Walt McClements has often been at the center of other people's drama. For more than a decade, he has made a name and a living, as the party responsible for some of the most compelling emotional flourishes on a variety of records and stages. From his hands come the plaintive piano over which Natalie Mering’s voice soars throughout the past few years Weyes Blood tours. Dark Dark Dark fans often swooned over McClements’ sometimes simultaneous accordion and trumpet swells. And from their New Orleanian beginnings, Hurray for the Riff Raff’s alt-country balladeering has often been bolstered by McClements’ multi-instrumental wizardry.
But even among the members of those groups, there has long been shared the lighthearted half-joke: “Walt is fiercely independent.”
Both this independence and its apparently contrary collaborative spirit are at play on Delicate Art, McClement’s latest solo release under the Lonesome Leash moniker. Indeed, the balance of such opposing modes is a delicate art, clearly on display from the record’s earliest moments.
McClements is joined on “Driving,” by indie-folk godmother Mirah. It plays as a duet about solitude, a conceptually tense but soothing tangle of pulsing drum machine and accordion and synth arpeggiations. The song weaves its way like a car through L.A. traffic, in and out of lines like “I can almost see the faces of the people next to me / oh but the light blinds me.” But there is something more than the celebration of solitude here: “I have never felt as much a part of something larger than myself as when I'm on the highway.” Eventually the weaving poetic vehicle hits an open stretch of road and Mirah’s voice joins McClements to sing “we are a river made of light and made of metal / made of skin and bone.” It isn’t quite a celebration of collective spirit that animates this statement, but it’s far from a lament of the solitary.
An apparent tension between solitude and connection is what animates that line and indeed much of the record. But tension is not necessarily strife, and McClements looks repeatedly at that fine and delicate balance between being alone and being in congress. “Ghosts in the Garden” sees McClements laying with his lover, but with shoes muddied from “walking in that park again.” And when day breaks, he says, “I’ll pretend that I got a bit of sleep / It’s easier that way.” The song is not a simple ode to cruising, but it is an ode to the space between cruising and not. His doubtful lover asks him what did he dream, and McClements replies to him “I was naked almost formless and beauty had no context.”
None of this is without the drama that McClements has so often brought to his past collaborations, and which he tirelessly brings to his solo performances. Onstage, McClements often stuns. While he is many highway miles away from his once adopted home of New Orleans, it was there he cut his teeth as a solo performer, diving head-first into drums, trumpet, and accordion, playing them all at once. Onstage and on record, organic textures are reined and metered and meted out, syncopated. Narrative is the driving force but pulsation is the vehicle. And while it would be wrong to say that Delicate Art celebrates dysfunction or conflict, there is an undeniable sense of empowerment in acknowledgment, an exultant aura, in exploring moments of tension, even heartbreak. And it is via a certain flippancy, as though in authoring these decidedly queer love songs, McClements offers a critique, even an invalidation of many of the love song tropes which have come before.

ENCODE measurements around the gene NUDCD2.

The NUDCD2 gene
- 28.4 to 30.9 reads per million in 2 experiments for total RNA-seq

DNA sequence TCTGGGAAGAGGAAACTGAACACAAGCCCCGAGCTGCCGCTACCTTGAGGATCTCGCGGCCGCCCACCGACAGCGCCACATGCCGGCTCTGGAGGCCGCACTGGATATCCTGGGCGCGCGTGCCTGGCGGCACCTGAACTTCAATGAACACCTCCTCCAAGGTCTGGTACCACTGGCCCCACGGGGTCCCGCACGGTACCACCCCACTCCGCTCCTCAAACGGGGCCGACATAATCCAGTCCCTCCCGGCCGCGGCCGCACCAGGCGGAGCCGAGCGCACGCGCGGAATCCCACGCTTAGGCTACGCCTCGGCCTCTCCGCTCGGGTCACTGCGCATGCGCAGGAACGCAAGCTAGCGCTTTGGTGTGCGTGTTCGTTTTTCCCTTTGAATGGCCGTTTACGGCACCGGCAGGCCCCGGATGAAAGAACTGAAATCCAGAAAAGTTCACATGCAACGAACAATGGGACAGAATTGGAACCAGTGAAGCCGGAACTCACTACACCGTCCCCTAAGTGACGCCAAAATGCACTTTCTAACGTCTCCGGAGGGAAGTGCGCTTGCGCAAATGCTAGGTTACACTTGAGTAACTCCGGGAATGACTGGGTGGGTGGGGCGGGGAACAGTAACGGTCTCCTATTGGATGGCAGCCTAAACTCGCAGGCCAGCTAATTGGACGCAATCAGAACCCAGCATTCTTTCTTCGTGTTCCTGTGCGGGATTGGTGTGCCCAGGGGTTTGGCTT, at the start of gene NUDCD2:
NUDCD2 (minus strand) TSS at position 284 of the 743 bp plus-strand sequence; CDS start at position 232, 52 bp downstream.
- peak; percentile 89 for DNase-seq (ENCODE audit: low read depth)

The title track is a songwriter’s song, comfortably comparable to the craftiness of Bill Callahan or of his own predecessors: Cohen, Townes Van Zandt. It is the kind of songwriting that borders on riddling. How far can one take the form? How many verses in this form will support this meaning? McClements, here assisted on vocals by his old bandmate Nona Marie Invie, and accompanied by harpist Mary Lattimore, lists the various delicate arts. Friendship, stories, control are all delicate arts, “even in dreams”. McClements himself seems delicate throughout much of this work. Not fragile, but delicate. Not conflicted, but delicate. Delicate in the sense that balance is delicate, like the balance between a whisper and a howl. And perhaps in the end, the balance between solitude and congress cannot be overstated: “I dreamt I was not in love / with anything in this whole world / I thought I’d feel so free / Turns out freedom is a delicate art / even in dreams.”
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